A dusty Dodge Caravan rolls up a dirt road. The scientists park at a campsite and unload a cooler, a plastic tub full of wood slivers called “cores,” a few tools used to gently pluck cores from pine trees, a box of glass vials, a roll of blue tape, and a permanent marker. Here, in the Kaibab National Forest along the south rim of Grand Canyon, they’ll take cores from 25 mature, healthy trees before doing the four-hour-long trek back to the lab in Tucson.
The team of University of Arizona scientists includes Assistant Professor of Riparian Ecology Jia Hu, Research Specialist Erik Anderson, and Postdoctoral Research Associates Matthew Dannenberg and Paul Szejner.
This is the last of the seven sites they’ve visited over the course of eight days. They’re ready for a real shower and a long nap, they say, but enthused about all they accomplished—that is, bringing pieces of nearly 200 Ponderosa pine trees back to the UA’s Laboratory of Tree Ring Research for study.
The goal: using tree rings to better understand the North American monsoon. How far north has the monsoon travelled over time? Has it changed much? How does it drive and stall the growth of pine forests in the region? It’s chemical detective work, because the answers are all recorded—in the form of oxygen and carbon—in the rings of trees.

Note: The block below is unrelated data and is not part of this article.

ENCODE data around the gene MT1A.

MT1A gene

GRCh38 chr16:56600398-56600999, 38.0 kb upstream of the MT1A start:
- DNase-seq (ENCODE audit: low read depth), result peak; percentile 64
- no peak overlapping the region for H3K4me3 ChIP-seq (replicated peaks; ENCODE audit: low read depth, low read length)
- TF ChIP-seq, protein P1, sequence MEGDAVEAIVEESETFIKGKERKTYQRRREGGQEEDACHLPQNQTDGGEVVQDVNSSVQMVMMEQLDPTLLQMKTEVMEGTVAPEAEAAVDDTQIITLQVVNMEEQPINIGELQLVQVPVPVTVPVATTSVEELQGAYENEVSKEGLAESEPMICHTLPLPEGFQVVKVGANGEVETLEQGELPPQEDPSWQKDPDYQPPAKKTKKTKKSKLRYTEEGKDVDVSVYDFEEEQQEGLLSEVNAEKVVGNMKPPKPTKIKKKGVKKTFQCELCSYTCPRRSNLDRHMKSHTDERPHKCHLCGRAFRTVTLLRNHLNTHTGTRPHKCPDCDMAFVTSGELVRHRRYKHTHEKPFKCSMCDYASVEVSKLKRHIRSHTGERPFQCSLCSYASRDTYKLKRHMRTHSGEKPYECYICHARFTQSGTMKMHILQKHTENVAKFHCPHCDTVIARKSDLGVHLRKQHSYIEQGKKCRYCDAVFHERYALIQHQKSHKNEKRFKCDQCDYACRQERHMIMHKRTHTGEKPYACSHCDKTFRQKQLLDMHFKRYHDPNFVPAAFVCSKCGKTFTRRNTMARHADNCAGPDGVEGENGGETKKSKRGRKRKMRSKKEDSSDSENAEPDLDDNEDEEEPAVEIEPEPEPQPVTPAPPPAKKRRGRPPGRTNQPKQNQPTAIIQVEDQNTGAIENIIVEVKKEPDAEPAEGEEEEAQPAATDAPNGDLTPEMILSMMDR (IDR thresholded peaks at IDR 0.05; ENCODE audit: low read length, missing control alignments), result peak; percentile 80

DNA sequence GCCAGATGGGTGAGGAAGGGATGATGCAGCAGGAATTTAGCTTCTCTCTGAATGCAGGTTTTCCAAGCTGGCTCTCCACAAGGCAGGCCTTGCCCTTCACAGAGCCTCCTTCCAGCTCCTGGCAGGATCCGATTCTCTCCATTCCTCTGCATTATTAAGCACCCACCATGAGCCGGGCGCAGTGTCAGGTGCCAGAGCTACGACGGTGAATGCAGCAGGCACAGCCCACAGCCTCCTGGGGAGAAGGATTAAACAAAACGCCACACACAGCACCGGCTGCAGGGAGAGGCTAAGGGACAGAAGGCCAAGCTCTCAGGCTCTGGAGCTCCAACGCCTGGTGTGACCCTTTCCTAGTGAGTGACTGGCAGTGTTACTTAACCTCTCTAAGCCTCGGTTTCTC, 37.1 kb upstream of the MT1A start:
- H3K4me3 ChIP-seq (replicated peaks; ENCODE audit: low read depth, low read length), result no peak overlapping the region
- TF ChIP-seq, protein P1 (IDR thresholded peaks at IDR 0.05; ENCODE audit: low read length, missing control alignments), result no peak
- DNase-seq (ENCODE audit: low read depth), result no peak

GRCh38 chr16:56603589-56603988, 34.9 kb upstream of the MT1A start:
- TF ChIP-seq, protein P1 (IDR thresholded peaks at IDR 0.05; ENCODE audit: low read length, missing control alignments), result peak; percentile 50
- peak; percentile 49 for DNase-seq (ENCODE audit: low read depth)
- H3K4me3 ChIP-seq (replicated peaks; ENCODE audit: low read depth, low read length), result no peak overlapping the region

Hu, Anderson, Dannenberg, and Szejner begin walking through the forest, sizing up the Ponderosa pine trees. They need ones that look big and healthy enough to make good samples. For fun, they guess what the diameter of a tree will be before measuring it (Hu gets one right on the money). They race to see who can twist a core out of a tree fastest (Szejner, most of the time). When they’ve got samples from six trees, Anderson jokes, “We’re a core-ter of the way done.”
When they’ve finished, they wander back to the campsite and settle into chairs for a lunch of carrots, hummus, and pita bread. They reflect on the time they’ve spent collecting data over the last week.
“With this project we’re looking at the annual variation of the monsoon in this region, how far north it goes, and how long it takes for a tree to recover after an extreme event,” says Szejner.
Climate variation, including extreme events like drought, is a matter of life and death for Ponderosa pine trees, which are widespread across the southwest. People often assume it’s a decrease in rain over the years that’s causing the demise of more and more pine trees but, in fact, it’s not that the southwest is getting less rain—it’s just becoming more arid.
“If we look at the last 100 years, there’s been a lot of variability, but we’re not getting less precipitation,” says Hu. “And total annual precipitation alone isn’t always enough to predict tree mortality. Aridity is a big, important culprit.”
“And even if the mean precipitation hasn’t changed much over the last century, how it’s distributed is changing,” says Dannenberg.
And that matters because, plain and simple: Climate extremes like bone-dry summers are quickly becoming the norm.
“Now we see extremes every three years or so,” says Szejner.
Increased aridity of the region is bad news for trees. Dry air makes it harder for them to transport nutrients from roots to needles, harder for them to grow, and makes their leaves dry out. Tree health depends largely on moisture in the air, so, unsurprisingly, the humid climate during monsoon season helps them thrive.